the WHITE HOUSEPresident Barack Obama

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Much More Than

Summary: is just one part of the White House's online outreach. The White House continues to work to reach Americans where they get and discuss information, while at the same time meeting its obligations under the Presidential Records Act.

Two years ago, the White House launched official profiles on Facebook, Twitter and MySpace.  Since then we’ve grown quite a bit, both in terms of the number of connections we’ve made through these sites, as well as other places on the web that now feature an official White House presence.

As I wrote then, technology continues to change how and where Americans get information and discuss important issues online. It’s also means that any organization, including the White House, must recognize that its website is only one part of an effective online platform.

Let’s take a look at the range of places you can now connect with the White House online:

Social Networks

Video & Multimedia

Document Sharing

  • Socrata: The White House shares data such as visitor logs.
  • SlideShare: The White House posts documents such as the slides from the Enhanced State of the Union 2011.

One of the unique factors of working at the White House is the Presidential Records Act of 1978. It’s a law that basically means any record created in the course of official White House business must be preserved.  You can learn more about the PRA in this post from September 2009, as well as’s privacy policy.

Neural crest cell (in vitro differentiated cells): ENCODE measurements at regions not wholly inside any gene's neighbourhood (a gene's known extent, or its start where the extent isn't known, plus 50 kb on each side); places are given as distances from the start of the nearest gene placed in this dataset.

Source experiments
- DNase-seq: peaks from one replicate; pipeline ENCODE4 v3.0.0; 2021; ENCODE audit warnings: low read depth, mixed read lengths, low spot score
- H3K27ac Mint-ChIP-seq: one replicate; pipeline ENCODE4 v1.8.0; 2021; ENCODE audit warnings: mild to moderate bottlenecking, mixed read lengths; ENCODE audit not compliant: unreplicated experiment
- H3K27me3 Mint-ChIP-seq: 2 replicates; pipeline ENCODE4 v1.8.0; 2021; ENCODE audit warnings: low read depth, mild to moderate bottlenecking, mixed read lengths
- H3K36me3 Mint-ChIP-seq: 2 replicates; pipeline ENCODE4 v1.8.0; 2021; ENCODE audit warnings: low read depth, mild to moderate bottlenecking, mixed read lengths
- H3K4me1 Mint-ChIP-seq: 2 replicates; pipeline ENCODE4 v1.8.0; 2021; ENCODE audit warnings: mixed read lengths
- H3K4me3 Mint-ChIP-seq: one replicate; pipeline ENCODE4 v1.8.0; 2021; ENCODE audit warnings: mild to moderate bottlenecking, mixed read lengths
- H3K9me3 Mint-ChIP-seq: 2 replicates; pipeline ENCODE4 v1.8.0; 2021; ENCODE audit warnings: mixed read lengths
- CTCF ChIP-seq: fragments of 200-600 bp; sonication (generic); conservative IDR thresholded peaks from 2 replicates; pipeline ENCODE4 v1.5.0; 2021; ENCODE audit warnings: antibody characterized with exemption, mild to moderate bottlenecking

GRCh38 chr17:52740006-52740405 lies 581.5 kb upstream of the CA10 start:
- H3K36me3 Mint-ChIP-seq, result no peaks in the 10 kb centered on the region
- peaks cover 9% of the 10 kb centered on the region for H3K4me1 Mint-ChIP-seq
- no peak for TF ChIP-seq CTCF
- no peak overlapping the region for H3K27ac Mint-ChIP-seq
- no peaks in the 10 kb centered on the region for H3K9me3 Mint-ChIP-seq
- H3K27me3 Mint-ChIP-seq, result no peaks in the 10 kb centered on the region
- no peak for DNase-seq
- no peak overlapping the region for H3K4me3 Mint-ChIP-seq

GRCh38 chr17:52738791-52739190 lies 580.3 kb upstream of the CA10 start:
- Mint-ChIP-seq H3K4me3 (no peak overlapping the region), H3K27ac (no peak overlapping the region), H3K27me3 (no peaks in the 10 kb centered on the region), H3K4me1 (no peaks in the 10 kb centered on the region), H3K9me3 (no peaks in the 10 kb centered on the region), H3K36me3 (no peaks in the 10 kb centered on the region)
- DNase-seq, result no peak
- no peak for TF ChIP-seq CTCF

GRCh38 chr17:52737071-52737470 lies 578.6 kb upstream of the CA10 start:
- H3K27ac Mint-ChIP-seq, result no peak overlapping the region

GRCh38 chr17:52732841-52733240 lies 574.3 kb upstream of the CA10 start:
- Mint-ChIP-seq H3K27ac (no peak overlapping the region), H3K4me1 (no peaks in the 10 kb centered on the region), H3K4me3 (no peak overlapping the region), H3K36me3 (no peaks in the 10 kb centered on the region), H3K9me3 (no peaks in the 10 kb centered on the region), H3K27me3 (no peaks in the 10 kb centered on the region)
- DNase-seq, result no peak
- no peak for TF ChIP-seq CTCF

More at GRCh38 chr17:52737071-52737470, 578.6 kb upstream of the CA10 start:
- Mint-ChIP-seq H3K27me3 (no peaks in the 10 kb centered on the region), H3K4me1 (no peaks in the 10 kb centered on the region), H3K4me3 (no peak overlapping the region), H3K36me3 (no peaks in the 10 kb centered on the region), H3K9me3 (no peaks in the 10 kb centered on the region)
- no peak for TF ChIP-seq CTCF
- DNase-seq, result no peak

The White House has consulted with the nonpartisan experts of the National Archives and Records Administration to ensure we correctly archive presidential records created through the use of these websites and social media services.

For example, on Twitter, all tweets by White House accounts and any replies to official White House tweets are automatically archived through an RSS feed that is converted into email and preserved by the White House email archiving system.  On our Facebook page, staff at the White House Office of Records management archive every wall post authored by the White House as well as a sampling of comments on the posts.  These are saved in an organized folder structure using a standard file naming protocol.

These are just a couple of examples of the steps we take to comply with the PRA and preserve material for the future.  We do not start using a new social network site until we have thought through how the PRA would apply to it and how we will archive any presidential records.  (Figuring all of this out was one of the reasons we waited until May of 2009 to launch the White House pages on Facebook, Twitter, and MySpace.)

We are always looking for new opportunities to engage the public online, so if you know of any online communities or social media tools we should consider, please let us know.